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Hinchey Introduces Bill to Boost Recruitment & Retention of Volunteer Firefighters & Emergency Response Personnel

July 19, 2011

Washington, DC - In an effort to both honor the service of volunteer firefighters and emergency response personnel, as well as to boost the recruitment and retention of these vital first responders, Congressman Maurice Hinchey (D-NY) today introduced the Supporting Emergency Responders Volunteer Efforts (SERVE) Act.

"Small communities in New York and throughout the country rely on volunteer firefighters to respond in emergencies," said Hinchey. "These brave volunteers in many cases serve the same function as professional firefighters, but they do it on their own time and without compensation. The SERVE Act would provide volunteer firefighters and emergency service personnel with a $1,000 annual tax credit. The brave volunteers who risk their own lives to save the lives of others deserve our support. In short, the SERVE Act says thank you."

If enacted, the SERVE Act, which has bipartisan support, would provide a $1,000 federal tax credit to individuals who are active members of volunteer fire departments and emergency service crews. To qualify for the refundable tax credit, firefighters and paramedics must serve at least 40 hours over the course of six months of the year. The SERVE Act would promote staffing at these emergency organizations to maintain the proper services needed to protect New York’s communities.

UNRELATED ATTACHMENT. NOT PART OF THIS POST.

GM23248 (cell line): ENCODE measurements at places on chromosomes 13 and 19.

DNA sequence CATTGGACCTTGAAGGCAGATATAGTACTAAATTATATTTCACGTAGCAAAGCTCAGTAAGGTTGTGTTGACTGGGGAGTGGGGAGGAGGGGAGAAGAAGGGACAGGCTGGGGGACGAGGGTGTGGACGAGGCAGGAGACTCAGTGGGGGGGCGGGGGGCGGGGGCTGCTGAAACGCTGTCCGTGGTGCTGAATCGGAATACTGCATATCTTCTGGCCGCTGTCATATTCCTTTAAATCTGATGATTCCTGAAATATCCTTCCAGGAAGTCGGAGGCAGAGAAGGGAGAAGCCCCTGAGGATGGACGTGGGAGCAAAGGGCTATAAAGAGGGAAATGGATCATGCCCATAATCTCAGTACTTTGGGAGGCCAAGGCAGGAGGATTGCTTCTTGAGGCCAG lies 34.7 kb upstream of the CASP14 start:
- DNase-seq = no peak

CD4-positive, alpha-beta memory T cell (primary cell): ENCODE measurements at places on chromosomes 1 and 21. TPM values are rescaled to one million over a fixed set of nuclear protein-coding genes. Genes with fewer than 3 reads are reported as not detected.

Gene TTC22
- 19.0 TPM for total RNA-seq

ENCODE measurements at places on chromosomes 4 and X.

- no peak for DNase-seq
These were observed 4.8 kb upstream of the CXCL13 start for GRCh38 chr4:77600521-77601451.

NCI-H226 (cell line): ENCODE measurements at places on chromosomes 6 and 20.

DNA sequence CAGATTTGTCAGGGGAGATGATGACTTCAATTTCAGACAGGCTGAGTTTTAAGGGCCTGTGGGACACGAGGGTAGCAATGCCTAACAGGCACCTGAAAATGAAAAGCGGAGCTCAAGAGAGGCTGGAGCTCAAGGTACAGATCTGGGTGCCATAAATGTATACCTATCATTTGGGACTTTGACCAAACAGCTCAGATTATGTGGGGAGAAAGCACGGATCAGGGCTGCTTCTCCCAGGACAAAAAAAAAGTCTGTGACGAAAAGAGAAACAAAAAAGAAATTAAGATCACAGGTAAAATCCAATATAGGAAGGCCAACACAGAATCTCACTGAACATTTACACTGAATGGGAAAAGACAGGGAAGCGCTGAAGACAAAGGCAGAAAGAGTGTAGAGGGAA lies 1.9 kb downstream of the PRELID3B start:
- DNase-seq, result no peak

Seventy-two percent of all firefighters in the United States are volunteers. According to the Firemen’s Association of the State of New York (FASNY), there are 100,000 volunteer firefighters in New York, but departments are having greater trouble with recruiting young people to join the ranks. Many departments are having a particularly hard time filling crews, especially during the day when most people are working. The National Volunteer Fire Council, which has endorsed the SERVE Act, reports that the number of volunteer firefighters in the U.S. has declined by more than 8 percent since 1984. That figure is estimated to be even higher for New York. Major factors contributing to the decline in volunteer firefighters include more rigorous training requirements and the higher cost of living that makes it hard for people to volunteer so much of their time.

Hinchey is a strong supporter of firefighters and emergency service personnel. He supports full funding of the federal Assistance to Firefighters Grant Program and has sponsored numerous workshops across New York to help local fire departments successfully navigate the grant application process.